Weekly Chasidic Story #824 (s5774-02 / 7 Tishrei 5774)
The Knock Before ‘Kol Nidre’
“Please! Amshinover Rebbe,” begged the desparate couple; “ask the priest, who respects you greatly, to delay until after Yom Kippur.”
Connection: Seasonal — Yom Kippur
It was the last moments before Yom Kippur began. The Jews of Amshinov were all busy with their final preparations for the holiest of days. The centrally located synagogue of the Amshinover Rebbe, Rabbi Menachem Kalish, was packed wall to wall and then some. Many were reciting Psalms in broken-hearted tones, while others were chanting the “Al Heit” confessional as part of their “soul accounting” process. All assembled were hurrying in anticipation of the Rebbe’s imminent arrival and the cantor dramatically intoning the first words of the opening Kol Nidre prayer.
But the Rebbe, for some mysterious reason, delayed. Only his immediate family was aware of the reason why, and they weren’t able to explain until much later. It began when they were all gathered in the Rebbe’s room, his wife, children, and grandchildren, to receive his blessing, when suddenly they heard vigorous knocking on their front door.
For a moment, the family members were frightened. Who could it be at such a time? The Rebbetzin (Rebbe’s wife) walked quickly to the door and opened it. In the doorway, crying bitterly, stood the village blacksmith and his wife. The Rebbetzin urged them to enter and sit down, and as they stumbled in through their tears, they already began to pour forth their sad story.
Their son, a young man, for several years already had been doing whatever he felt like, ignoring all their attempts at parental guidance. He spent much of the time with non-Jewish youths his age, and behaving like them. Now matters had deteriorated drastically: he announced to them his interest to convert.
At first the parents assumed that he was just joking with them, trying to “get their goat.” But now he told them that tomorrow morning – on Yom Kippur itself! – was scheduled the baptism immersion ceremony to finalize his conversion. It happened that that year Yom Kippur coincided with an annual holiday in their religion, so the local priest had decided that would be the perfect date to baptize the Jewish boy, thereby giving the ceremony an expanded significance, and adding to the joy of the holiday celebrators.
“We came to beg the Rebbe to save us from this horror. At least request from the priest, who is known to have great respect for you, to delay their disgusting ceremony until after Yom Kippur. How can it be that on this holiest of days, when the entire Jewish people is seeking atonement for their sins, that our son, our very flesh and blood, will be converted away from being Jewish. What a disgrace! What a tragedy! G-d forbid!” exclaimed the distraught parents, as they completed their plea and burst into tears again.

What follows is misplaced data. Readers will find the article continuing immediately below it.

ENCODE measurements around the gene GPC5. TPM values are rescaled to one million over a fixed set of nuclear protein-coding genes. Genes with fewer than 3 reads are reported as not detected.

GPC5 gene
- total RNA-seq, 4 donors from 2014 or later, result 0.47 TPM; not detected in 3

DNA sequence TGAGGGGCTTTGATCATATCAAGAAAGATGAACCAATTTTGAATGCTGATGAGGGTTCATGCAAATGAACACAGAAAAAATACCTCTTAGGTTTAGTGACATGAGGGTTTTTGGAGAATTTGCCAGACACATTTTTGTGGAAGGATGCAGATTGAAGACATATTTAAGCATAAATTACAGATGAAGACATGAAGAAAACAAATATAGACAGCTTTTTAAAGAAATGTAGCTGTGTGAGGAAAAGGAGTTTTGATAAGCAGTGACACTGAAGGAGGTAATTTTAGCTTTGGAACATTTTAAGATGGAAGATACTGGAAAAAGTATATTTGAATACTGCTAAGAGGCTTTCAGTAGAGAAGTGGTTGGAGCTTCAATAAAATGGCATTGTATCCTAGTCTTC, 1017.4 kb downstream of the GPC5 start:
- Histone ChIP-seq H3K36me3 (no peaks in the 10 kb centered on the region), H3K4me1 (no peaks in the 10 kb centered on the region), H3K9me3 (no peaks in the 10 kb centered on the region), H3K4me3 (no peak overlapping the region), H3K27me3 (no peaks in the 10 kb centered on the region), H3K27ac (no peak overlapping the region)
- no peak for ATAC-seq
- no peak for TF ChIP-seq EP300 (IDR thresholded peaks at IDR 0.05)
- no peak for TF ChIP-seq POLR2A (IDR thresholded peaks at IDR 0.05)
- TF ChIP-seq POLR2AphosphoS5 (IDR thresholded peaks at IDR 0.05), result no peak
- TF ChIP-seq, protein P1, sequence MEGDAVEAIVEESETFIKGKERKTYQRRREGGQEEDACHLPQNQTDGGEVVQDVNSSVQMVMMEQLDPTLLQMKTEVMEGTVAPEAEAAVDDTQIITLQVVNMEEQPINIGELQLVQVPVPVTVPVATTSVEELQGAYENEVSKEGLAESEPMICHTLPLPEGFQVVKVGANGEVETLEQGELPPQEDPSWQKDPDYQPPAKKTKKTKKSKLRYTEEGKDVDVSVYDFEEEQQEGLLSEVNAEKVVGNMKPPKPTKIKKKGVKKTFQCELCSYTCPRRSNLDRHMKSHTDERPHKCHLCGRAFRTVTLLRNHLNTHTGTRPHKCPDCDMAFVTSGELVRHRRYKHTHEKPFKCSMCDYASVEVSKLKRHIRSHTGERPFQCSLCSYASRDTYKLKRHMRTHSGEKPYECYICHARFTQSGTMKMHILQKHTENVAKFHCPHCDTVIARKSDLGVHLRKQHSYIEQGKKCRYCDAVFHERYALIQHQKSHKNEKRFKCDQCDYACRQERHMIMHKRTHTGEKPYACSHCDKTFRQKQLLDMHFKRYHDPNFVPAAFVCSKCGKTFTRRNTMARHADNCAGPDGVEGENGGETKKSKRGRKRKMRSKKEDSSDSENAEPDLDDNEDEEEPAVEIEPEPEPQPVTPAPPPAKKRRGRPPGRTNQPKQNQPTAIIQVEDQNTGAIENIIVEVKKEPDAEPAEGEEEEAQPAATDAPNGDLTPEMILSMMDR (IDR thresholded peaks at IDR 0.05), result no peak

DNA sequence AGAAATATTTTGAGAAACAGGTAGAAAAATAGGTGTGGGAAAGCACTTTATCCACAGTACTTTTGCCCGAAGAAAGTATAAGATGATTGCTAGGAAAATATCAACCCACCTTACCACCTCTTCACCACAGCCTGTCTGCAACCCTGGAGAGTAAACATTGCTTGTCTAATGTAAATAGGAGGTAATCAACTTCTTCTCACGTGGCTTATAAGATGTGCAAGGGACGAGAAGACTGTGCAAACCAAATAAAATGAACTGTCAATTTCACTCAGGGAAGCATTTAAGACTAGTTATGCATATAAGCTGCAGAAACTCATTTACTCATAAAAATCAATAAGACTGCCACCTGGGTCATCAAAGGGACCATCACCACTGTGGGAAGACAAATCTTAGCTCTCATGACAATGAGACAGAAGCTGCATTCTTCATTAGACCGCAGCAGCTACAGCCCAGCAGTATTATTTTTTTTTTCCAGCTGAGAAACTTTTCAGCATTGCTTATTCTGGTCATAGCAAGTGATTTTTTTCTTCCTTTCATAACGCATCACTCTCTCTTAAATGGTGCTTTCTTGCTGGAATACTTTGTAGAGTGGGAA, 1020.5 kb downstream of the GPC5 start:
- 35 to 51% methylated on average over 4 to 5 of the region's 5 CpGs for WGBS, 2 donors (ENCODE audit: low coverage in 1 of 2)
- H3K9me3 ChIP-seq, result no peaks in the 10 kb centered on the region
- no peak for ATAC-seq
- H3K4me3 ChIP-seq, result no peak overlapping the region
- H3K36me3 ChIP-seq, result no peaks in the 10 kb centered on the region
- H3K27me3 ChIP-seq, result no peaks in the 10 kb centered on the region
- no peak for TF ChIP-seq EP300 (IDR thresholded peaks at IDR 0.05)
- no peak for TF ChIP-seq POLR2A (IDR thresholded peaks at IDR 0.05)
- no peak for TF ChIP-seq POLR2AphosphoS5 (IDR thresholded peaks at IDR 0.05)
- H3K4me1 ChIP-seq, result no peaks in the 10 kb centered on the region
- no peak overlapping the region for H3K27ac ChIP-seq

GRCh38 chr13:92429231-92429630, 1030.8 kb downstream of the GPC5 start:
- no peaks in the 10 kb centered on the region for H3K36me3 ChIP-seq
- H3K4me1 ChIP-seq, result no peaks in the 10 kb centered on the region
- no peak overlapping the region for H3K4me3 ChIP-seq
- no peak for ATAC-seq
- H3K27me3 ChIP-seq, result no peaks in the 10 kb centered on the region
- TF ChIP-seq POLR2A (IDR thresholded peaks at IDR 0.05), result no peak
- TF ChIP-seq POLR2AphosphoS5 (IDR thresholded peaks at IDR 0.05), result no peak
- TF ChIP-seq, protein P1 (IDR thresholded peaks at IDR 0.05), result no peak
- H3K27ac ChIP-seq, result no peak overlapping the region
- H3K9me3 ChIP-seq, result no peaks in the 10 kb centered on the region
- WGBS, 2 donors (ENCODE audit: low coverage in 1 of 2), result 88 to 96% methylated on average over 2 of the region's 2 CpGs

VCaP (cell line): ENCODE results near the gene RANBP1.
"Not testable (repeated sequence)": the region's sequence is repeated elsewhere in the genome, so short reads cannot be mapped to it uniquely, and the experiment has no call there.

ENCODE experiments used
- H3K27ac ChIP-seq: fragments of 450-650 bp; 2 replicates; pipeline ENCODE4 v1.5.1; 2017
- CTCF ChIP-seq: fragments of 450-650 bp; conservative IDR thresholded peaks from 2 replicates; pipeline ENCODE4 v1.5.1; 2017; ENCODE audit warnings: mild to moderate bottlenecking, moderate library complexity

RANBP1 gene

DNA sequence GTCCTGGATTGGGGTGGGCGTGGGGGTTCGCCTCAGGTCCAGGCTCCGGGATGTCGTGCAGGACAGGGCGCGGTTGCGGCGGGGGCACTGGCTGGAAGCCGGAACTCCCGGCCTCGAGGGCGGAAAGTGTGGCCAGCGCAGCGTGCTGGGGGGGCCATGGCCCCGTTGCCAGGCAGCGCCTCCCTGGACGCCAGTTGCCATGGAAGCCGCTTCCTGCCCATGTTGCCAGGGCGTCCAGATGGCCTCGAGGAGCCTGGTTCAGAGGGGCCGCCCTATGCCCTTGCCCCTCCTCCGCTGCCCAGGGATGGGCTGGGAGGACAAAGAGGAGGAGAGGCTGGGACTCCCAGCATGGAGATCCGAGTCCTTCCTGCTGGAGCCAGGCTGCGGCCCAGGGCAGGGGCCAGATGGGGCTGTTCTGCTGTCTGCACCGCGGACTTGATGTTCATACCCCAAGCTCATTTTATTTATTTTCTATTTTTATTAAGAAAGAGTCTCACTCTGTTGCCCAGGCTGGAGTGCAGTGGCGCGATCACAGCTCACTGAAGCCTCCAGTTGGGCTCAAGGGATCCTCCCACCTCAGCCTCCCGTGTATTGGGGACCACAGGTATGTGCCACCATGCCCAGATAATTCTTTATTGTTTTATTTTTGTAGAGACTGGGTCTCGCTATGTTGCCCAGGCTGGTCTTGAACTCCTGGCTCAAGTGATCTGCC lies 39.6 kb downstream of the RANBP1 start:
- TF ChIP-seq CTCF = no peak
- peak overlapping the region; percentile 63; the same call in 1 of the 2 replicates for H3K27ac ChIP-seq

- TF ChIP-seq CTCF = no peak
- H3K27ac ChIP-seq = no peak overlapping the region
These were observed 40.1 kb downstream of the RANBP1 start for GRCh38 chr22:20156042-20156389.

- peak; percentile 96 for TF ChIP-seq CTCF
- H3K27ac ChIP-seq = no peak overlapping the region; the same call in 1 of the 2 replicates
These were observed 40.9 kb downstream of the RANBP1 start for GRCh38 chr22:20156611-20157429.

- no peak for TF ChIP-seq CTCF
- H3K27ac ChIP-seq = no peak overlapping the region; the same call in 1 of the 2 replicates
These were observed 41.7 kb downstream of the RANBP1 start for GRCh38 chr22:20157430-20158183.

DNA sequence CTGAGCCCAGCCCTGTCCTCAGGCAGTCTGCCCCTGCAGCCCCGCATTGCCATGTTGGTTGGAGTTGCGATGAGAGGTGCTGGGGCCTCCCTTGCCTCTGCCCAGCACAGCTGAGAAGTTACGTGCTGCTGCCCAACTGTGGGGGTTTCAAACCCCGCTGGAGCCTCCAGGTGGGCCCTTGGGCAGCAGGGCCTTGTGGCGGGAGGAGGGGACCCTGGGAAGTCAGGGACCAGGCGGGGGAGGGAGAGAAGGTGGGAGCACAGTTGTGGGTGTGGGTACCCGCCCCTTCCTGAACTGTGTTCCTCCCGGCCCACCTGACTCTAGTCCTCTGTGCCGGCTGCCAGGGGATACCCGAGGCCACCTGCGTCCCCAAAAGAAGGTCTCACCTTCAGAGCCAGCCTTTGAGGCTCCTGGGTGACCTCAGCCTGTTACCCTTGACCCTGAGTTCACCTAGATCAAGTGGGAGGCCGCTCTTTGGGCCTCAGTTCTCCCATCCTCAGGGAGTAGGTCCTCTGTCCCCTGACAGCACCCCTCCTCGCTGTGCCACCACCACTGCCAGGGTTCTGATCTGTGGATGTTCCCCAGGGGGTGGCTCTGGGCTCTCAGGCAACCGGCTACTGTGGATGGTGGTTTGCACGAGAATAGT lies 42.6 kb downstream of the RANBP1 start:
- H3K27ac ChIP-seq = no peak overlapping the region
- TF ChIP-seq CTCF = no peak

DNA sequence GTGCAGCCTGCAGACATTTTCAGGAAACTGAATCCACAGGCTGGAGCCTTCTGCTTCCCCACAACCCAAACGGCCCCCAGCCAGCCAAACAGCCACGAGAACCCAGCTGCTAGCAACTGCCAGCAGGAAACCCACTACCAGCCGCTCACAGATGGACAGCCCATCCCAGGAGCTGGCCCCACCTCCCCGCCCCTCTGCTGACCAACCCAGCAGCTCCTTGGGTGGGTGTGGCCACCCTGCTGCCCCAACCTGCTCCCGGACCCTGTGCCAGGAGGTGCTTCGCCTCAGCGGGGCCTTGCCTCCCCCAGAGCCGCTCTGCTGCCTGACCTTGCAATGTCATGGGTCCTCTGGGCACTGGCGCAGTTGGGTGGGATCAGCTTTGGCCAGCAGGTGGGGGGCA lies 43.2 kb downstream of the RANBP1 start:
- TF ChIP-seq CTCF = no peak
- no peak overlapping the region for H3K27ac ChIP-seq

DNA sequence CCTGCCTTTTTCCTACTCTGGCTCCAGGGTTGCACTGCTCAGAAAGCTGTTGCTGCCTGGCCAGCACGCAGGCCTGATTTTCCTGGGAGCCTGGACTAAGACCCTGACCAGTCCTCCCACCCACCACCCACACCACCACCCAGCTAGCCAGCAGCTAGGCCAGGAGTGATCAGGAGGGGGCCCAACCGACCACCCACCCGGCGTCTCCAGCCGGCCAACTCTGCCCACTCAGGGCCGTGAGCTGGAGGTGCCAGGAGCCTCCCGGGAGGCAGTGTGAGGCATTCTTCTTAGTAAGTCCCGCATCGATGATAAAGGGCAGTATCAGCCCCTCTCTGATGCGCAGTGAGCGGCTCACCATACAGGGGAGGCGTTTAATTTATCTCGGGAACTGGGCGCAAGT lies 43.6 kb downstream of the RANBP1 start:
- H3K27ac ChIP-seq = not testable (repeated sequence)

The Amshinover had listened carefully to every word. Without saying anything to the frantic couple, he turned to his aging mother, the Rebbetzin Chaya-Leah, and asked her to have his daughter-in-law, Sara’leh, the wife of his son Yosef, write a letter in his name to the head priest of the town in fluent and flowery Polish, requesting that the conversion ceremony be delayed for a few days.
Sara’leh succeeded in penning the letter surprisingly quickly. The Rebbe asked his main attendant, Reb Yudel, to deliver the letter as fast as possible directly into the hand of the priest. Reb Yudel was an energetic man and quick on his feet. He sped off with alacrity to fulfill his mission from the Rebbe. The Rebbe took out his pocket watch and began to count off the seconds. “One, two, three, four…”
Everyone present thought this behavior of the Rebbe remarkably strange. Till what number would he count? How long was he prepared to wait for Yudel’s return? What about getting to shul for Yom Kippur before sunset?
In the end, not that many minutes elapsed and Yudel was already back, and with an answer. A positive one! The priest agreed to delay the ceremony.
The parents of the young man thanked the Rebbe profusely and returned home, somewhat encouraged. At least Yom Kippur would be Yom Kippur.
Meanwhile, the congregation in shul was becoming nervous; the sun was already setting. In the last moments before it dipped below the horizon, the Rebbe finally entered, awe-inspiringly dressed in his white robe and tallit, with hisspodek (tall fur hat for special occasions) adding majesty to his appearance. As soon as the Rebbe reached his place, the cantor, Rabbi Yisrael-Yitzchak, the rabbinical judge in Shidlowvitza, began in a trembling yet powerful voice to chant with the traditional sweet melody, the awesome introductory phrase to the opening prayer of Yom Kippur evening, Kol Nidre.